"I would eat specific foods at specific times and I worked with a trainer with weights. I would do cardio on my own and I also worked with a gymnast to learn tumbling and flips.
"It helped me feel the part a lot more and I felt a lot less like an impostor."
Going to restaurants with his family was tough. The father of a nine-year-old boy and a five-year-old girl said: "I would get a plate of asparagus and a club soda and explain to the waiter, 'This isn't how I normally eat.'"
Is he still keeping up the training?
"As much as I can. Occasionally, I will have a single malt scotch and I will have a carb," he said.
"But never too far from it in case Marvel calls and says: 'We need you for Captain America 3.'"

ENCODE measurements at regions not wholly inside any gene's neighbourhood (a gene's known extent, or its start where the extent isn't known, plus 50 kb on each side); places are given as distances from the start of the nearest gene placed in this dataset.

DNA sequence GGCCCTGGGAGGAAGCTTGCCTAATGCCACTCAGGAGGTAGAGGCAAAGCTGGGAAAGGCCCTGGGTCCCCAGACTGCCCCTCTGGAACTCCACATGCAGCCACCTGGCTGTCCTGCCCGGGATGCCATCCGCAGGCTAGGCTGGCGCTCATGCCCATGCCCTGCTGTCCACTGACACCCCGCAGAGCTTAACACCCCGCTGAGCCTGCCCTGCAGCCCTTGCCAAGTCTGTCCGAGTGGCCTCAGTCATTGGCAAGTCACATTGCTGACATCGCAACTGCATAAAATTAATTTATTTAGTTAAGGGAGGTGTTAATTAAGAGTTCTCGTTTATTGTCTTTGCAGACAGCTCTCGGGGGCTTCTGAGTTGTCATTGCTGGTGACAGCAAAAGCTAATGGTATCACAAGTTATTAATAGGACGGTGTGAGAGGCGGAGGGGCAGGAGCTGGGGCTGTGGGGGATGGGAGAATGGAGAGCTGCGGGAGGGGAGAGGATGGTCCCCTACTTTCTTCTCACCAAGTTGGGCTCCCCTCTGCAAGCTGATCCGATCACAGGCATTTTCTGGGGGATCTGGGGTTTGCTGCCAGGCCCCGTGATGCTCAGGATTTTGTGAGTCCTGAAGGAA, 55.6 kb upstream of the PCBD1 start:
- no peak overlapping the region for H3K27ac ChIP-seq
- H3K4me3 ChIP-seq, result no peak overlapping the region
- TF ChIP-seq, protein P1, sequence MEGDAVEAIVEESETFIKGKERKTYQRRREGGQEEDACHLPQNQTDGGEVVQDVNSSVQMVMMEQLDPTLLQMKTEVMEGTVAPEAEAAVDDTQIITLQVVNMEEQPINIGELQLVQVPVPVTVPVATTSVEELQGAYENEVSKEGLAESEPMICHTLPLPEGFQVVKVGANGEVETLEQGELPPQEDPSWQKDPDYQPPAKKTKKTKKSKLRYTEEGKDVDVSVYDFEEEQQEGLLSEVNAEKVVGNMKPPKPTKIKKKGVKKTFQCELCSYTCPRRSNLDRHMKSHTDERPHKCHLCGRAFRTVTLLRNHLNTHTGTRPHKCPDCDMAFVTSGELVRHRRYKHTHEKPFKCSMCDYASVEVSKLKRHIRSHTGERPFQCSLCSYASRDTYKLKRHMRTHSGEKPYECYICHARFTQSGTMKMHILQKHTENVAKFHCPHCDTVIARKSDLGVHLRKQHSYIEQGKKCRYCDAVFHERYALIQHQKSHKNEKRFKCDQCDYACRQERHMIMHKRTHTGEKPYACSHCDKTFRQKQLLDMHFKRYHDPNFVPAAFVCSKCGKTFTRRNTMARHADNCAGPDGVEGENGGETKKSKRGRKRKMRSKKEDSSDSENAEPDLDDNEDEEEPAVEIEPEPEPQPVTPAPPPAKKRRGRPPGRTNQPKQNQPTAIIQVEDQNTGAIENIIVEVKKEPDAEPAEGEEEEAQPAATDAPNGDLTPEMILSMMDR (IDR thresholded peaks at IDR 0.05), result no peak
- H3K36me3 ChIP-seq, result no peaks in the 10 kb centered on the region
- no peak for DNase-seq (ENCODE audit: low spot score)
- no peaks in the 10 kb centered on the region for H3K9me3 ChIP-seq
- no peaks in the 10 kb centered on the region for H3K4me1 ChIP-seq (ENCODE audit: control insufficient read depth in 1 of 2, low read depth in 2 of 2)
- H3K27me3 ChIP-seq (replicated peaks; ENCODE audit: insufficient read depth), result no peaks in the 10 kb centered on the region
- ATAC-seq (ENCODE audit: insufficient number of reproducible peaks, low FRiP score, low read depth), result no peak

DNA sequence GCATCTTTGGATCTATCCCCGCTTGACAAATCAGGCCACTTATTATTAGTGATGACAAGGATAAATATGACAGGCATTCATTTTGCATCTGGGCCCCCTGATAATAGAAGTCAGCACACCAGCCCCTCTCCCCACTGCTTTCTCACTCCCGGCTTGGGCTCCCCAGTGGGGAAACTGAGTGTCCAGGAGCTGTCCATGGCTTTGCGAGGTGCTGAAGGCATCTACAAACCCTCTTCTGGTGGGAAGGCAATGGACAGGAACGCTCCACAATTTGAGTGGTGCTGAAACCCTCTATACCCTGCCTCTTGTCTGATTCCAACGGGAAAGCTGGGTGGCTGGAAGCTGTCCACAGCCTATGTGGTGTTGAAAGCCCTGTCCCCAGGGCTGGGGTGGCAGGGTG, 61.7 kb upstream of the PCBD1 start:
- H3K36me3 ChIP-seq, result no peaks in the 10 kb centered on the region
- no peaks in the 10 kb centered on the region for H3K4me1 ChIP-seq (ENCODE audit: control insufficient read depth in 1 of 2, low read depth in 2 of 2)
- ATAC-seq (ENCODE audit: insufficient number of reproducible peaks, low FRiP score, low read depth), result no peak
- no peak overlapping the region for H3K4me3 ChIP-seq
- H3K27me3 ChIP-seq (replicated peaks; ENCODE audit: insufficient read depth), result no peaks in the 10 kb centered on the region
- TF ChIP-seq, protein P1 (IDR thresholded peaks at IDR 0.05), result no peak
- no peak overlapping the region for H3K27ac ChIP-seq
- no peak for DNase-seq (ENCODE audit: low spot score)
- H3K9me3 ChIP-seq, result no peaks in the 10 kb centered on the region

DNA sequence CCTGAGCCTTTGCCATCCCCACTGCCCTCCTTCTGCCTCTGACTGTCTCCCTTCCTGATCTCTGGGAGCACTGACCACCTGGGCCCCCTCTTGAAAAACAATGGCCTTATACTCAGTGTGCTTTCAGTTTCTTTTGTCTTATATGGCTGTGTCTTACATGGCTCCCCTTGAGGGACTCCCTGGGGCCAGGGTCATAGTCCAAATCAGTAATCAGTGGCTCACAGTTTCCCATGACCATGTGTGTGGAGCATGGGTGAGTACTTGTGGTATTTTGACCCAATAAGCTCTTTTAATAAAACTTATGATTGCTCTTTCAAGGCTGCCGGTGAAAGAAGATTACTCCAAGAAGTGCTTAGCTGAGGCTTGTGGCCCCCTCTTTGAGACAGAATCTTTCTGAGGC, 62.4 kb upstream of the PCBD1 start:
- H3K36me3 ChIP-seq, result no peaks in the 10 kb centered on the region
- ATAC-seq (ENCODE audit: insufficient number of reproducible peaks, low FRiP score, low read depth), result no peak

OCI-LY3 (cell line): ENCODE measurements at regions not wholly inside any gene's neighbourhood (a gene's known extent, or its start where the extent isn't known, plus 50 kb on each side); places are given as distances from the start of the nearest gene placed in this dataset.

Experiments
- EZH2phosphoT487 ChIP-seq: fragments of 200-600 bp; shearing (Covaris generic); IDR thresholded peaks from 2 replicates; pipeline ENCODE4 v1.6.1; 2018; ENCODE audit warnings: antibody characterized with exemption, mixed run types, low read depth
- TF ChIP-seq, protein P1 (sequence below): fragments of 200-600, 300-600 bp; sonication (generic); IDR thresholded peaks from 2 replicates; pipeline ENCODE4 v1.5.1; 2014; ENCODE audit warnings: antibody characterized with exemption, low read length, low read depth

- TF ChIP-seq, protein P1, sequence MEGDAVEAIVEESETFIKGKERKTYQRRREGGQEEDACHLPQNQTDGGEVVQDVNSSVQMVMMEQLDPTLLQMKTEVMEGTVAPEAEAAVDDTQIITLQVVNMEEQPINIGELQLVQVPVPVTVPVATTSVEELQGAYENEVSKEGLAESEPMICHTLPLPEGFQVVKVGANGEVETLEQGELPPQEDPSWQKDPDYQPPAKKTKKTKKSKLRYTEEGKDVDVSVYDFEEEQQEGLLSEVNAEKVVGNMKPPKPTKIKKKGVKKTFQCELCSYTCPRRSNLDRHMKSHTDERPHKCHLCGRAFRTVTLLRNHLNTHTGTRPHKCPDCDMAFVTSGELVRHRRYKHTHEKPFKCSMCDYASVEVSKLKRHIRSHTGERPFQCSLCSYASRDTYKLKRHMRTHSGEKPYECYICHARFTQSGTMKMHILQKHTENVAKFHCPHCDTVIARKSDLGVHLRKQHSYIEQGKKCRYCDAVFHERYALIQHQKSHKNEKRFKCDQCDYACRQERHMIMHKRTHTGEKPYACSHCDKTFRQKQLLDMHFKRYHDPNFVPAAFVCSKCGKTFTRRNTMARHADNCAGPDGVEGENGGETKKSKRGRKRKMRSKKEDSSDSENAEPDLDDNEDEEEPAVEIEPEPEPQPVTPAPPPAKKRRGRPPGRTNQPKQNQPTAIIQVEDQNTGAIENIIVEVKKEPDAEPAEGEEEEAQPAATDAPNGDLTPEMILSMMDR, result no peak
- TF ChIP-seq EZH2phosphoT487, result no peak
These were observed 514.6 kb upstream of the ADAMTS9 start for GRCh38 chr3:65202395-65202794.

Rudd is signed for three Ant-Man movies, but will also make appearances in other Marvel movies like 2016's Captain America: Civil War.
Shooting the CGI scenes against a green screen was a first for him.
"I went into this soundstage and there was probably about 100 cameras in a circle. I went through all of the action of the whole movie.
"I was doing all sorts of things, imagining a foot coming down and dodging it, sitting on a suspended sand bag and riding an ant.
"It's a weird feeling, pretending that you are a little kid, pretending you are riding an ant."
With not much of a career plan, Rudd, who got his star on the Hollywood Walk Of Fame last week, is happy to return to his comfort zone after hanging up the Ant-Man suit.
"I love comedies and I think my default is comedy. I think that's how I deal with any kind of trauma or anything. They are just fun to make."
So it's only natural that Ant-Man has comedic moments, since Rudd had a hand in the script.
"At the end of the day, you think: 'I am a guy who is shrinking and riding an ant, I think we can have fun with this.